Dixon celebrated Fiesta de Santa Rosa this past weekend. I bring this up because, after hearing everybody speak on Saturday, and speaking myself (it was mortifying, by the way) the celebration took me on a journey of introspection that couldn’t have happened in the short amount of time we were together.
My daughter marched in the parade with the rest of her Girl Scout troupe and, as we arrived, the general chaos and excitement of the preparations set in. After helping organize the girls I was able to sit back and watch the hubbub from the outside and I began to see some of the little things that most of us take for granted, yet count on in our daily lives. There was Benito; Dixon’s eldest and dearest, dressed in full service regalia and ready to head up the parade with the American Flag at the forefront. Benito (I always thought of him as Bonito) can be found every morning hitchhiking to Española for breakfast at the Senior Center. He always gets a ride, and whoever chances to pick him up gets enough stories to fill the gap between Dixon and town. After breakfast he can be found in front of the local Co op trading stories and tidbits with the other elders such as Clovis and Ivan, and greeting locals and tourists alike. My teenage son has a particular affinity for Benito and loves to hear him talk about his younger days in the service. I believe these stories are what brings the beauty of the past into the present, and give our children the integrity that is needed to carry us into the future. At times like this I miss my own grandparents more than I could ever express.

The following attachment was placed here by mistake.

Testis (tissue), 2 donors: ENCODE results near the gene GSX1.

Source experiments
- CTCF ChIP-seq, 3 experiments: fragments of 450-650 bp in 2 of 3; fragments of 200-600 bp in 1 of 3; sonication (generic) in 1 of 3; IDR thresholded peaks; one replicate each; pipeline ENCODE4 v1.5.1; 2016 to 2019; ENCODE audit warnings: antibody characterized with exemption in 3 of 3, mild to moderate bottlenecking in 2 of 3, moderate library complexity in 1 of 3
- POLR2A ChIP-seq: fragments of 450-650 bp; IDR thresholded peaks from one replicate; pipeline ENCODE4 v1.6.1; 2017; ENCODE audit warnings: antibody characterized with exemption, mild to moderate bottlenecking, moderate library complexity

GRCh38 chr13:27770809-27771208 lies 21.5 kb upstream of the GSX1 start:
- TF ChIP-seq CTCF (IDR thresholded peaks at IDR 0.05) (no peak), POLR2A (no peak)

As the day wore on, I found a quiet spot in the shade with my dear friends, whom I have known since childhood, to eat, watch the children, and chat. My observations fell on the young teenagers that make up my son’s crowd, and I grew a little melancholy as I watched them. All of them have been together since babyhood and, because of this natural knowledge of each other, are...